``````step(From, To, game(Color0, not_jumping, !.History, !.Board) @ Game0,
game(Color, Jumping, !:History, !:Board)) :-
% The game can only proceed if it is not a draw.
not is_draw(Game0),
% We must jump if it is possible.
(can_jump(Color0, _, !.Board) ->
% Since are removing a piece, history doesn't matter any more.
init(!:History),
% Update the board.
do_jump(Color0, From, To, !Board),
% If more jumps are possible, remember this fact.
(can_jump(Color0, To, !.Board) ->
Color = Color0,
Jumping = jumping(To)
;
opponent(Color, Color0),
Jumping = not_jumping
)
;
% Add the last position to our history.
insert({Color0, !.Board}, !History),
% Update the board.
do_move(Color0, From, To, !Board),
% It is now our opponent’s turn.
opponent(Color0, Color),
Jumping = not_jumping
),
% If our move or jump ended in the king’s row, king it.
(in_kings_row(!.Board, Color0, To), king_piece(To, !Board) -> true; true).

step(From, To, game(Color0, jumping(Pos), _, !.Board),
game(Color, Jumping, init, !:Board)) :-
% History is ignored while we are jumping.
% We can only continue a jump from where we left off.
From = Pos,
% Update the board.
do_jump(Color0, From, To, !Board),
% If more jumps are possible, remember this fact.
(can_jump(Color0, To, !.Board) ->
Color = Color0,
Jumping = jumping(To)
;
opponent(Color, Color0),
Jumping = not_jumping
),
% If our jump ended in the king’s row, king it.
(in_kings_row(!.Board, Color0, To), king_piece(To, !Board) -> true; true).``````
(`is_draw` is defined below.) Phew! That, fortunately, is the single most complex chunk of code in the entire implementation.

#### Checking the state of the game

It is important to provide predicates to determine whether a game has finished, and if so, who (if anyone) has won. First, we define `can_step` as a proxy for `step` which does not actually create a new game state:
``````:- pred can_step(game::in) is semidet.

can_step(game(Color, not_jumping, _, Board) @ Game) :-
not is_draw(Game),
(can_jump(Color, _, Board); can_move(Color, _, Board)).

can_step(game(_, jumping(_), _, _)).``````
(Again, as with `can_move` and `can_jump`, we could have defined this in terms of `step`, but we would perform unnecessary computation.)

We can then define `is_draw` to determine whether the current game state is a draw or not (i.e. whether the current state exists in previous history):
``````:- pred is_draw(game::in) is semidet.

is_draw(game(Color, not_jumping, History, Board)) :-
member({Color, Board}, History).``````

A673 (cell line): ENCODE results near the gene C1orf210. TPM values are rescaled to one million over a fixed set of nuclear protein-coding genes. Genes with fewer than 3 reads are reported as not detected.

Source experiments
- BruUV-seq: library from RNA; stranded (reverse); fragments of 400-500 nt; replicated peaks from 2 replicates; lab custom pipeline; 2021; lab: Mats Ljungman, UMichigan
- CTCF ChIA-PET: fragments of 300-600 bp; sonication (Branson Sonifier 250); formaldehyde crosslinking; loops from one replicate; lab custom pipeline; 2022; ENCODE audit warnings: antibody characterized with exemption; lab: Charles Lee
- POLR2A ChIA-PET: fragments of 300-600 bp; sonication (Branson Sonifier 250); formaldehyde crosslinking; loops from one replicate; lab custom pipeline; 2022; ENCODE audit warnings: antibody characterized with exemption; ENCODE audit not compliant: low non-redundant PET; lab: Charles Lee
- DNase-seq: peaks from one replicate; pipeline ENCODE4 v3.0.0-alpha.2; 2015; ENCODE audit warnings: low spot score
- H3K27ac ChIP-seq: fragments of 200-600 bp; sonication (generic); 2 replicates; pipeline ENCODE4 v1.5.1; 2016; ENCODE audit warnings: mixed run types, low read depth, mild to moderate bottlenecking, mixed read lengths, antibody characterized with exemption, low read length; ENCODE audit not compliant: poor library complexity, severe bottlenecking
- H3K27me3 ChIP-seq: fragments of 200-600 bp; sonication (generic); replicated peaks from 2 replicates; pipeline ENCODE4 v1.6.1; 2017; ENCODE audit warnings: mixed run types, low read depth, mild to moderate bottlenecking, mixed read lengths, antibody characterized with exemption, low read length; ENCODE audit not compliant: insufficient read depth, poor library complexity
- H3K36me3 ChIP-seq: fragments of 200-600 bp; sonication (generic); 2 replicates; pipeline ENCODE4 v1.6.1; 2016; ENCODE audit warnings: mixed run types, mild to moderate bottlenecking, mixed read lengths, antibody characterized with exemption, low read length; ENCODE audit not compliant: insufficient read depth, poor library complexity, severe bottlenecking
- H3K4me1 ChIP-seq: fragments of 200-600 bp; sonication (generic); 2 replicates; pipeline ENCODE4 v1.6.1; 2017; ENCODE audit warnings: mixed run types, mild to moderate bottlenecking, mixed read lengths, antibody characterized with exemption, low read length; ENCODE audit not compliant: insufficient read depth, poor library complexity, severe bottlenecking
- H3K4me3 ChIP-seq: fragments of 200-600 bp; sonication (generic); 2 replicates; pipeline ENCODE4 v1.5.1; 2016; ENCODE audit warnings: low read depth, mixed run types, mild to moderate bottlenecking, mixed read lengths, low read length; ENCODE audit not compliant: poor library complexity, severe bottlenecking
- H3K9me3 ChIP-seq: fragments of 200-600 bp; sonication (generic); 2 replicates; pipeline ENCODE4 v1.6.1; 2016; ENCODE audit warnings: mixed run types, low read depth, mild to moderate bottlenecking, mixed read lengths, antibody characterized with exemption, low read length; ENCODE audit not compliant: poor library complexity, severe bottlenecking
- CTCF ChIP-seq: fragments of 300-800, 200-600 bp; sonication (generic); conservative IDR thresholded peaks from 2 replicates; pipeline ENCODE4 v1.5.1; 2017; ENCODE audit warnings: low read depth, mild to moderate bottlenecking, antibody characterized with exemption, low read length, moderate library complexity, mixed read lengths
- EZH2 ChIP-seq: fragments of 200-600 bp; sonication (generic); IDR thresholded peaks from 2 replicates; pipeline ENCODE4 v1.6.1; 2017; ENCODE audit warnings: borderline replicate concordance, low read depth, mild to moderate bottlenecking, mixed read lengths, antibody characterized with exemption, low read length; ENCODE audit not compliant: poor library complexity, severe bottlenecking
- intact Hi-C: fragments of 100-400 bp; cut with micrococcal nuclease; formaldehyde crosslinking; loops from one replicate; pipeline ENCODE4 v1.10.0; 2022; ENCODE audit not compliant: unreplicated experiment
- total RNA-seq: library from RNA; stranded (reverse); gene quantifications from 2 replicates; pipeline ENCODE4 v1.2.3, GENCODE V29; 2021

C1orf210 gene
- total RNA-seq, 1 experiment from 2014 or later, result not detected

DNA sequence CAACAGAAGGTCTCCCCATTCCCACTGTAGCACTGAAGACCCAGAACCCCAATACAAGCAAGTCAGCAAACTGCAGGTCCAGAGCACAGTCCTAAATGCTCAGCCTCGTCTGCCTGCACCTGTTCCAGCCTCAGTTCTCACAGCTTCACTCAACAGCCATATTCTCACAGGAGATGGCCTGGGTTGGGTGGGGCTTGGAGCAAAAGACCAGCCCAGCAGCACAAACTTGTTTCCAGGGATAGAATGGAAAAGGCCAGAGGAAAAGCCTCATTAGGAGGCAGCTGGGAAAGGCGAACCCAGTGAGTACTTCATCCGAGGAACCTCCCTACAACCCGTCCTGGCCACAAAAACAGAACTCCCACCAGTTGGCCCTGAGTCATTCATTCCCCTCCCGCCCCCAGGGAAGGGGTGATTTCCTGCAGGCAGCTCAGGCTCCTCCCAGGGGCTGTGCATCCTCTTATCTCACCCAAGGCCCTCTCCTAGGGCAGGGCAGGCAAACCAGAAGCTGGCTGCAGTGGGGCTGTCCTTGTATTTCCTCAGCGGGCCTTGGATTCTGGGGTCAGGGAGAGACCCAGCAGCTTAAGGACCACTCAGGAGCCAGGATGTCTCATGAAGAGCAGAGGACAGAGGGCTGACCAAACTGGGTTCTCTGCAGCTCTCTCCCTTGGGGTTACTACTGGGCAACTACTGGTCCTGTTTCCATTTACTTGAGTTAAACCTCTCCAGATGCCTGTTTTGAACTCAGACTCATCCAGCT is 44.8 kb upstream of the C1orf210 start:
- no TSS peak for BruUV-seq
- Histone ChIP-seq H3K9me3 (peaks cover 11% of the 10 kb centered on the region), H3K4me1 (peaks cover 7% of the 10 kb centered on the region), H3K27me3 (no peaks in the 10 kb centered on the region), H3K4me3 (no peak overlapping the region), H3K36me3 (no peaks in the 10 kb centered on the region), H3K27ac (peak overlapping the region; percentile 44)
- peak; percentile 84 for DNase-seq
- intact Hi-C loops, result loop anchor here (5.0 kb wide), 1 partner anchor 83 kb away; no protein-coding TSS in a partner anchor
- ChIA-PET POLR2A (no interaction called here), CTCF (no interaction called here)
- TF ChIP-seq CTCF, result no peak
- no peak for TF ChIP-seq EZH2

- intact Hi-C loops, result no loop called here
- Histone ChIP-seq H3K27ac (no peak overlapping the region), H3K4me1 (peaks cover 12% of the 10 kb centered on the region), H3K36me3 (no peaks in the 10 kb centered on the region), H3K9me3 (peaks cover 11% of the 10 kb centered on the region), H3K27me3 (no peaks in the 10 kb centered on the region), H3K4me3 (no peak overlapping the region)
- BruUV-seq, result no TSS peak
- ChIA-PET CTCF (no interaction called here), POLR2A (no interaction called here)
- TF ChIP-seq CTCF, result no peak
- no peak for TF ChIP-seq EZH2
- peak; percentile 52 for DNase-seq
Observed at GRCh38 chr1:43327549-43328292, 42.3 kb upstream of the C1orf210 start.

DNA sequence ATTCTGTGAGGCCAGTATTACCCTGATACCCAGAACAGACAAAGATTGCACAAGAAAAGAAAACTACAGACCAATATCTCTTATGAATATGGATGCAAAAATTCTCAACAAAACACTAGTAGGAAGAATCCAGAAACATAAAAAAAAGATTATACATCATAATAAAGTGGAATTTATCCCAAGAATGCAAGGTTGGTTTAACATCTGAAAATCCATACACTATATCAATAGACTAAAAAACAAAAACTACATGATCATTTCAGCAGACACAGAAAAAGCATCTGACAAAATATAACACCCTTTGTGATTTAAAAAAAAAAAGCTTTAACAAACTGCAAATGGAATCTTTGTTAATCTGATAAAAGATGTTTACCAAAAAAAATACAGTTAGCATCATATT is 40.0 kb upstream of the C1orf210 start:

Finally, we can determine whether a game is over, and if so, who the winner is (if any) as follows:
``````:- pred game_over(game::in, maybe(color)::out) is semidet.

game_over(Game, Winner) :-
if is_draw(Game) then Winner = no
else
not can_step(Game),
Winner = yes(opponent(Game^turn)).``````

### `game_io` module

We’re almost ready to test our game logic with human players. To do this, we’ll first need to declare predicates to print the state of the game, and to allow the human player(s) to choose a move:
``````:- import_module board, color, game, piece.
:- import_module io, maybe.

:- pred print_color(color::in, io::di, io::uo) is det.
:- pred print_piece(piece::in, io::di, io::uo) is det.
:- pred print_board(board::in, io::di, io::uo) is det.
:- pred print_game(game::in, io::di, io::uo) is det.
:- pred print_winner(maybe(color)::in, io::di, io::uo) is det.

:- pred choose_move(list(game)::in(non_empty_list), result(game)::out,
io::di, io::uo) is det.``````
These predicates are all fairly straightforward, so I’ll elide most of them here to save space. Of note is `choose_move`, which presents each game state in the list in turn to the player, asking if the player wishes to choose that move. If the player chooses none, the sequence is repeated. Note that the mode of this argument is given as `in(non_empty_list)` to ensure that an empty list of moves is not passed, which would result in an infinite loop. Here is the code, which is mostly implemented by `choose_move_aux`:
``````choose_move(Games, Chosen, !IO) :- choose_move_aux(Games, Games, Chosen, !IO).

:- pred choose_move_aux(list(game)::in(non_empty_list), list(game)::in,
result(game)::out, io::di, io::uo) is det.

choose_move_aux(AllGames, [], Chosen, !IO) :-
write_string("Repeating...\n\n", !IO),
choose_move_aux(AllGames, AllGames, Chosen, !IO).

choose_move_aux(AllGames, [Game | Games], Chosen, !IO) :-
print_board(Game^board, !IO), nl(!IO),
write_string("Ok? ", !IO),
(
Res = ok(String),
(prefix(String, "y") -> Chosen = ok(Game);
choose_move_aux(AllGames, Games, Chosen, !IO))
;
Res = eof, Chosen = eof
;
Res = error(Err), Chosen = error(Err)
).``````

### `checkers` module

Finally we can wrap everything together with our main module, `checkers`.

#### Players

To make our code modular, let’s define a typeclass `player`:
``````:- import_module game, io.
:- typeclass player(Player) where [
pred make_move(Player::in, game::in, game::out, io::di, io::uo)
is cc_multi
].``````
This means that a `player` is any type `Player` which has defined for it a `make_move` predicate with the given signature. This allows us to implement various “players”, each with a different `choose_move` predicate.